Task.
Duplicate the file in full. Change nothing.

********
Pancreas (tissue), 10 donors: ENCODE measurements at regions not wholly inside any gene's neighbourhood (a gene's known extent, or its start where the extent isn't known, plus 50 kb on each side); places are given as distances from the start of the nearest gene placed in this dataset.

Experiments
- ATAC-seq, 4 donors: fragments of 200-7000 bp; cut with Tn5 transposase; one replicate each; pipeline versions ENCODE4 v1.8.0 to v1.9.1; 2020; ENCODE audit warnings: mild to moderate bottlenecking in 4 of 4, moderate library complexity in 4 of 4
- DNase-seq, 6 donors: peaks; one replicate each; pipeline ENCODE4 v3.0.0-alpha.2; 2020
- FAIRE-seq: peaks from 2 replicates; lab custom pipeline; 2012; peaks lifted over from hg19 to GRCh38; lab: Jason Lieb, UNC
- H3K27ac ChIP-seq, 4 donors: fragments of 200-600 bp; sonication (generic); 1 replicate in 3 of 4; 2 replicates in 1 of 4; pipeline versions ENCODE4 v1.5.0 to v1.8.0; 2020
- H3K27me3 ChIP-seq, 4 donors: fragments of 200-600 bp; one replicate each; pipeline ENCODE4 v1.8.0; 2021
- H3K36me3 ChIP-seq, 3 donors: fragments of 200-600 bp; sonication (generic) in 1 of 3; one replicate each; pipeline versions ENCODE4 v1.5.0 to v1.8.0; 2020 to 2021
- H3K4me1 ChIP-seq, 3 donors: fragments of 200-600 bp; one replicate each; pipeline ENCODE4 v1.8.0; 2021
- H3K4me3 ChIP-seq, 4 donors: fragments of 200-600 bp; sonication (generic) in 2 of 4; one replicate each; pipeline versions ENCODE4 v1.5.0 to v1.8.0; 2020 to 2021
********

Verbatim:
Pancreas (tissue), 10 donors: ENCODE measurements at regions not wholly inside any gene's neighbourhood (a gene's known extent, or its start where the extent isn't known, plus 50 kb on each side); places are given as distances from the start of the nearest gene placed in this dataset.

Experiments
- ATAC-seq, 4 donors: fragments of 200-7000 bp; cut with Tn5 transposase; one replicate each; pipeline versions ENCODE4 v1.8.0 to v1.9.1; 2020; ENCODE audit warnings: mild to moderate bottlenecking in 4 of 4, moderate library complexity in 4 of 4
- DNase-seq, 6 donors: peaks; one replicate each; pipeline ENCODE4 v3.0.0-alpha.2; 2020
- FAIRE-seq: peaks from 2 replicates; lab custom pipeline; 2012; peaks lifted over from hg19 to GRCh38; lab: Jason Lieb, UNC
- H3K27ac ChIP-seq, 4 donors: fragments of 200-600 bp; sonication (generic); 1 replicate in 3 of 4; 2 replicates in 1 of 4; pipeline versions ENCODE4 v1.5.0 to v1.8.0; 2020
- H3K27me3 ChIP-seq, 4 donors: fragments of 200-600 bp; one replicate each; pipeline ENCODE4 v1.8.0; 2021
- H3K36me3 ChIP-seq, 3 donors: fragments of 200-600 bp; sonication (generic) in 1 of 3; one replicate each; pipeline versions ENCODE4 v1.5.0 to v1.8.0; 2020 to 2021
- H3K4me1 ChIP-seq, 3 donors: fragments of 200-600 bp; one replicate each; pipeline ENCODE4 v1.8.0; 2021
- H3K4me3 ChIP-seq, 4 donors: fragments of 200-600 bp; sonication (generic) in 2 of 4; one replicate each; pipeline versions ENCODE4 v1.5.0 to v1.8.0; 2020 to 2021